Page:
Grad Year: 2006
Other areas of sudy/degree(s):
B.S. in Biopsychology - Brain, Behavior & Cognitive Science, 2006
Given that this writing is about my decision to become an English major and the subsequent effects of that decision on my professional life, let me begin in an appropriate manner: self-indulgently. There’s a story that has entered my family’s canon of stories (as much as we have a canon) in which we are out to dinner with some of my father’s co-workers, mostly college administrators and professors. One of them has asked me what I want to study, and I respond, “Well, I’d like to study English,” and at this point, unbeknownst to me, the gentleman next to me at the table raises his hand as though to give me a high five, but I continue, “But I don’t know how I’d make any money with that.” At that point, the table starts cracking up and I turn to see the English professor slowly put his hand down, dejected. Why I thought I’d be raking in the big bucks with a B.S. in Biopsychology is beyond me, but when I finally—and inevitably, as far as my friends were concerned—did become an English major (a double major, actually) I realized that there are incredible opportunities that begin with the intense, focused study of language. What career doesn’t involve reading, analytical thinking, and attention to detail? Rare is the dinner party in which I’m asked to explain chemical synapses, but understanding how to edit, how to persuade, and how to establish a consistent voice come up more often than you’d likely imagine.
Becoming a Lawyer
As a law student—and, hopefully, future lawyer—I’m reading more than I ever did as an undergraduate. And, while there are almost no assignments during the semester, I often do as much writing in my three or four hour exam as the average English class requires for the entire course. In courses that don’t offer exams, students typically complete one culminating paper of moderate length. In fact, I just edited one of those for a friend last night; it was well written, but there were a lot of small and difficult mechanical errors, things I just take for granted now. I was reminded again of the value of my education, because the paper I edited may have been docked for things I just do automatically. Of course, if I were really Machiavellian, I wouldn’t tell anyone about my English degree, and then I’d never have to edit another paper again. I could use the extra time to contemplate what an awful person I was.
But you don’t want to hear about sneaky, underhanded tactics, you want to hear about being a lawyer. In my limited experience thus far, it has involved a lot of reading, writing, and research. One learns of a situation in need of legal analysis, researches the applicable law, and writes a memo or brief either neutrally presenting both sides of the issue or arguing persuasively in favor of one position. At this stage in my career—that is, the embryonic stage—those basic steps make up the majority of what I do. In all likelihood, that won’t change for at least five years, when I’ll have enough experience to start arguing cases. While television and movies and John Grisham may give you a certain perspective on what it means to be a lawyer, the vast majority of it doesn’t involve fiery speeches or Jack Nicholson yelling, “You can’t handle the truth!” It involves writing.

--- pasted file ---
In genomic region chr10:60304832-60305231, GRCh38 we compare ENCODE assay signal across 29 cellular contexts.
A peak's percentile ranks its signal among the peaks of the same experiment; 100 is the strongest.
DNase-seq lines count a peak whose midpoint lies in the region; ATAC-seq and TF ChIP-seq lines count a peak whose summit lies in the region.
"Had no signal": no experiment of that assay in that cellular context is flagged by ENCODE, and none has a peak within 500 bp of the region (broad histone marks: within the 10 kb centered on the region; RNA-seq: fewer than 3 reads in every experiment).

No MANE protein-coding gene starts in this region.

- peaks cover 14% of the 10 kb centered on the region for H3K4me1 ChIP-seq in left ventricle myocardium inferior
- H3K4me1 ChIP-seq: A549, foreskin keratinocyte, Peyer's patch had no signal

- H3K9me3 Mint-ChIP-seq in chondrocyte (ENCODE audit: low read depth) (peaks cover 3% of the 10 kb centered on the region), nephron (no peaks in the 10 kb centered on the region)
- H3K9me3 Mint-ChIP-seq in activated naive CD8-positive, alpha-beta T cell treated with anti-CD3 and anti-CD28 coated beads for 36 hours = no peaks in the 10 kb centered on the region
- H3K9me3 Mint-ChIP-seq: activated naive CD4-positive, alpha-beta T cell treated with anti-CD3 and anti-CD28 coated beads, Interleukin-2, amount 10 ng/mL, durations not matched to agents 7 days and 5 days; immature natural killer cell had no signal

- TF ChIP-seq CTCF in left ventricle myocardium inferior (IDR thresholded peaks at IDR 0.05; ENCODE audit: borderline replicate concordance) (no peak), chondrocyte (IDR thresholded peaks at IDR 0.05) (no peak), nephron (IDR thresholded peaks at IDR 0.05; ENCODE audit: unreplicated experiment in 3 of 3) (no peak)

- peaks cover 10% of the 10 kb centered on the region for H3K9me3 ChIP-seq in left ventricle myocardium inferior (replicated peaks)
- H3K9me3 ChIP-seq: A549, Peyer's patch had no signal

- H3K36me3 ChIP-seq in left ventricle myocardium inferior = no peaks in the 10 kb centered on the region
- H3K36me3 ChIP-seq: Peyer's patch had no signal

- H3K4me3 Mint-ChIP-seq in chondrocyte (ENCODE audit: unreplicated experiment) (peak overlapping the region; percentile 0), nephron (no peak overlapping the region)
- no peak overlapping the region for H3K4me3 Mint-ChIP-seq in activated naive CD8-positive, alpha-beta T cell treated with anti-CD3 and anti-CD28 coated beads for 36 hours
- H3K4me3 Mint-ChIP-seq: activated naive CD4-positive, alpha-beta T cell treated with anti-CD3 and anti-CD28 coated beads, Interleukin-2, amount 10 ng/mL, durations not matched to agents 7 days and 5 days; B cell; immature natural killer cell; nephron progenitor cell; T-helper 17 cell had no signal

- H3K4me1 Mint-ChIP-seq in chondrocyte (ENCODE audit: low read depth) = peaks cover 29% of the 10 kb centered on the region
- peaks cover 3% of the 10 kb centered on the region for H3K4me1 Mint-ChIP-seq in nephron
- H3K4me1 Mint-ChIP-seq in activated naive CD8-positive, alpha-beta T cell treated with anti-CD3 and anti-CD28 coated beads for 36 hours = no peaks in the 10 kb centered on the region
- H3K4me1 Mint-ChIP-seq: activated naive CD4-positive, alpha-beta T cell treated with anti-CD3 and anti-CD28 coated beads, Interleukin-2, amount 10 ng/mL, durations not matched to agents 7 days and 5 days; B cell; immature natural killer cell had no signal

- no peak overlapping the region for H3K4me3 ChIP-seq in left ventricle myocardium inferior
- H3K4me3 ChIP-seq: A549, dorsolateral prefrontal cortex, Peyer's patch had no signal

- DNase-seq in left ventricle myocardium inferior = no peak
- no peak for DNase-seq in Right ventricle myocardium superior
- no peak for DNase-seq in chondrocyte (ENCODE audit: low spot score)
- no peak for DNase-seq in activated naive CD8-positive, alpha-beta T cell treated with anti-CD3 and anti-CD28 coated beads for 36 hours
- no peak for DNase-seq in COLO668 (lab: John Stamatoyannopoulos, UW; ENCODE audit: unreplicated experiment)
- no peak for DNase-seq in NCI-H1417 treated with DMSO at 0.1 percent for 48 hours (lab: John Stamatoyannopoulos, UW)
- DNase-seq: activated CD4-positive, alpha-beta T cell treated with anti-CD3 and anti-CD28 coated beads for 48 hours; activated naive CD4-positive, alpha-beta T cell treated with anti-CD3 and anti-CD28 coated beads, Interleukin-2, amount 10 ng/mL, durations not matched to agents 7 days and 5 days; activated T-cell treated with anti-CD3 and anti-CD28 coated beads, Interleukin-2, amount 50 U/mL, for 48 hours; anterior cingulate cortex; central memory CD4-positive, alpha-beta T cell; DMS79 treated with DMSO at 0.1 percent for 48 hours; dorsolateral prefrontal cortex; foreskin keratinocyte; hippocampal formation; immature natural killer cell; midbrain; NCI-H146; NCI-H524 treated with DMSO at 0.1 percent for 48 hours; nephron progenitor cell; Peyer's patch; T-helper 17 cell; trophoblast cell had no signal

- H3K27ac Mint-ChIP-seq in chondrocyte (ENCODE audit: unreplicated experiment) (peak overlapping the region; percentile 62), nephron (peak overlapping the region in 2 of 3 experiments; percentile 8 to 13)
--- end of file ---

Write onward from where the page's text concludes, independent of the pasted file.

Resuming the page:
Advice to undergraduates
My first advice to current English concentrators would be to take a class in which I am the GSI. More helpfully, I would suggest putting real effort into your work. There is a lot of opportunity for students to rush through papers the night before they are due, and more often than not, they are riddled with grammatical errors, leaps in logical reasoning, and typos. I have heard plenty of students brag, “Oh, I wrote that paper in four hours last night.” I have rarely heard someone say, “I wrote that paper in four hours and I ended up getting an A.” Invest time in your work and you will be rewarded, not only with a grade, but by actually learning how to use English well.
I would also suggest going to see your professors. This is something I wish I had done more as an undergraduate, and it is something I believe can be helpful. I always felt intimidated by the professor, or afraid that my question was too trivial, or just certain that I could figure out the answer myself. I still think learning on your own has value, but the professor can almost certainly steer you in the right direction. Furthermore, as a GSI, let me say that no question is too trivial. I don’t want you to think I’m having a party in my office hours that you’re not invited to—office hours without students are boring affairs. Ninety minutes in, I want nothing more than an interesting question from a student, and second on my list is a boring question from a student. Finally, I would advise students to pursue something interesting. If that’s English, great, but if you have a deep, abiding love for Environmental Biology or Philosophy or Musicology, pursue that. If I had to do it all over again, I wouldn’t even ask that question about making money. I would just be an English major, because that’s what I’ve always wanted to be.
Related Career FieldsLaw